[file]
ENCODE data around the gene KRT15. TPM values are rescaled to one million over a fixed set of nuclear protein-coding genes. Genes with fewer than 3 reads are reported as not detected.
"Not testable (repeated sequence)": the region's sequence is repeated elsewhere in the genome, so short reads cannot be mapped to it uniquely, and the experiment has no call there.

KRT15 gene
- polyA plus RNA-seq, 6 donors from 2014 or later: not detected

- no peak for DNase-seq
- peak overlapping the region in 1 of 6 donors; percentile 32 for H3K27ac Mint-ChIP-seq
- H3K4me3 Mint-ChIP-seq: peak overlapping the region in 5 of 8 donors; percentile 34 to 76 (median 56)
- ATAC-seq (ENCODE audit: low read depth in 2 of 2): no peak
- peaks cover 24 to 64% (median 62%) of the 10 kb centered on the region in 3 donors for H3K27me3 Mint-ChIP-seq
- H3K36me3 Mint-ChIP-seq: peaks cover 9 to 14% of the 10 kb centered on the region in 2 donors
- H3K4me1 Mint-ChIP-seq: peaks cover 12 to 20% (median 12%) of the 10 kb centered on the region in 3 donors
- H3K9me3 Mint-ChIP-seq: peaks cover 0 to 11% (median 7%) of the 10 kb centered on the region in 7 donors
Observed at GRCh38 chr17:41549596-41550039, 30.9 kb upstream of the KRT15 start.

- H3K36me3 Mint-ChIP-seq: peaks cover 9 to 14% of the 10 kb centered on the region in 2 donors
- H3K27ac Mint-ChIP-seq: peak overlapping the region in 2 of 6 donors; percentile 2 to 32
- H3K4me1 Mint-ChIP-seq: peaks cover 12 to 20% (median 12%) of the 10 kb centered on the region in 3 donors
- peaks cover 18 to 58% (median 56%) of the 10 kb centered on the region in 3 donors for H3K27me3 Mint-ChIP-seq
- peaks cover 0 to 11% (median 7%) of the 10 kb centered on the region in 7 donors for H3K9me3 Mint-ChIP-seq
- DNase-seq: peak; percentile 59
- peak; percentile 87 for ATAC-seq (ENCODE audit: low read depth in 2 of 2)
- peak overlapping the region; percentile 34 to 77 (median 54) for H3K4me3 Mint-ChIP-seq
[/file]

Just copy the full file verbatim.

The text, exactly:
ENCODE data around the gene KRT15. TPM values are rescaled to one million over a fixed set of nuclear protein-coding genes. Genes with fewer than 3 reads are reported as not detected.
"Not testable (repeated sequence)": the region's sequence is repeated elsewhere in the genome, so short reads cannot be mapped to it uniquely, and the experiment has no call there.

KRT15 gene
- polyA plus RNA-seq, 6 donors from 2014 or later: not detected

- no peak for DNase-seq
- peak overlapping the region in 1 of 6 donors; percentile 32 for H3K27ac Mint-ChIP-seq
- H3K4me3 Mint-ChIP-seq: peak overlapping the region in 5 of 8 donors; percentile 34 to 76 (median 56)
- ATAC-seq (ENCODE audit: low read depth in 2 of 2): no peak
- peaks cover 24 to 64% (median 62%) of the 10 kb centered on the region in 3 donors for H3K27me3 Mint-ChIP-seq
- H3K36me3 Mint-ChIP-seq: peaks cover 9 to 14% of the 10 kb centered on the region in 2 donors
- H3K4me1 Mint-ChIP-seq: peaks cover 12 to 20% (median 12%) of the 10 kb centered on the region in 3 donors
- H3K9me3 Mint-ChIP-seq: peaks cover 0 to 11% (median 7%) of the 10 kb centered on the region in 7 donors
Observed at GRCh38 chr17:41549596-41550039, 30.9 kb upstream of the KRT15 start.

- H3K36me3 Mint-ChIP-seq: peaks cover 9 to 14% of the 10 kb centered on the region in 2 donors
- H3K27ac Mint-ChIP-seq: peak overlapping the region in 2 of 6 donors; percentile 2 to 32
- H3K4me1 Mint-ChIP-seq: peaks cover 12 to 20% (median 12%) of the 10 kb centered on the region in 3 donors
- peaks cover 18 to 58% (median 56%) of the 10 kb centered on the region in 3 donors for H3K27me3 Mint-ChIP-seq
- peaks cover 0 to 11% (median 7%) of the 10 kb centered on the region in 7 donors for H3K9me3 Mint-ChIP-seq
- DNase-seq: peak; percentile 59
- peak; percentile 87 for ATAC-seq (ENCODE audit: low read depth in 2 of 2)
- peak overlapping the region; percentile 34 to 77 (median 54) for H3K4me3 Mint-ChIP-seq